Major League Baseball’s investigation of an anti-aging clinic linked to performance-enhancing drugs has taken a new turn, with the commissioner’s office paying a former employee of the facility for documents related to the case. At the same time, two people briefed on the matter said, at least one player linked to the clinic has purchased documents from a former clinic employee in order to destroy them.

The unusual battle, according to the two people, also appears to involve efforts by other players tied to the clinic to buy potentially incriminating documents and keep them out of the hands of baseball’s investigators.

One of the two people said that, in part, baseball, which has no subpoena power, felt compelled to pay money for documents because its officials had been concerned that more than one player was trying to do the same.

In addition, the two people said, baseball has now provided payments to former employees of the clinic who have cooperated with the sport’s investigators. The payments were for the time they provided to the investigators, the two people said, and, in each instance, were not believed to have exceeded several thousand dollars.

That baseball is paying for evidence underscores just how determined it has become in establishing what went on at a now-closed South Florida clinic that operated under the name Biogenesis of America. The clinic is suspected of providing performance-enhancing drugs to a number of major leaguers.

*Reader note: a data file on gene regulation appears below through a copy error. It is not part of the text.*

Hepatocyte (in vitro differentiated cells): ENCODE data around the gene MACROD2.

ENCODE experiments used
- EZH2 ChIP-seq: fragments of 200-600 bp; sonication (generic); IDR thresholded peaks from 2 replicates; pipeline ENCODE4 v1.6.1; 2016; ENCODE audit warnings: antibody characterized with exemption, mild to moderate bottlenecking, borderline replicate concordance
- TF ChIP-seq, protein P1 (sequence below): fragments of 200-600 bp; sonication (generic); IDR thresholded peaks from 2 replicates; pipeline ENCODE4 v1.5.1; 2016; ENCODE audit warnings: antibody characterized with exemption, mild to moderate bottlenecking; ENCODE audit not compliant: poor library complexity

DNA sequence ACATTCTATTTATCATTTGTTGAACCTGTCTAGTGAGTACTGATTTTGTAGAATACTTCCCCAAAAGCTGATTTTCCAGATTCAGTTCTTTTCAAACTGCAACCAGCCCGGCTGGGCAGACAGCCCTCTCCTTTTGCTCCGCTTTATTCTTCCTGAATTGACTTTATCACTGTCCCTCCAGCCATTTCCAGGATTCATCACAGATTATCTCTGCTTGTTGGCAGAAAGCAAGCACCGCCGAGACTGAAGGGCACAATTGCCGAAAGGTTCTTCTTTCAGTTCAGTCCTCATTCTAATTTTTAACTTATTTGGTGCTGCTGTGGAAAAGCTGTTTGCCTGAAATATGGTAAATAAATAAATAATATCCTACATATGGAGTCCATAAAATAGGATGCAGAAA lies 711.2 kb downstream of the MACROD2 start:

In January, a weekly newspaper, Miami New Times, reported that it had obtained medical records from the clinic that tied half a dozen players — Alex Rodriguez, Melky Cabrera, Gio Gonzalez, Bartolo Colon, Nelson Cruz and Yasmani Grandal — to the use of banned substances like human growth hormone.

More records then emerged that tied other players, including Ryan Braun, to the clinic. In turn, many of the named players, including Rodriguez and Braun, denied obtaining any banned substances from the clinic.

But the denials have essentially been brushed aside by baseball and its investigators, who remain intent on obtaining whatever testimony and evidence they can in connection with the clinic’s activities and determining whether they then have grounds to discipline players even in the absence of a positive drug test.

Indicative of Major League Baseball’s resolve in this case, Commissioner Bud Selig sent two of his top deputies — Rob Manfred and Pat Courtney — to Florida in February to try to persuade Miami New Times to share the documents it had obtained. The newspaper declined.

Then, last month, baseball filed a lawsuit against six people with connections to the Biogenesis clinic, accusing them of damaging the sport by providing players with banned substances. At least in part, the suit appears designed to give baseball the ability to subpoena records from the clinic and compel depositions.

But baseball has now gone a step further in paying to obtain evidence.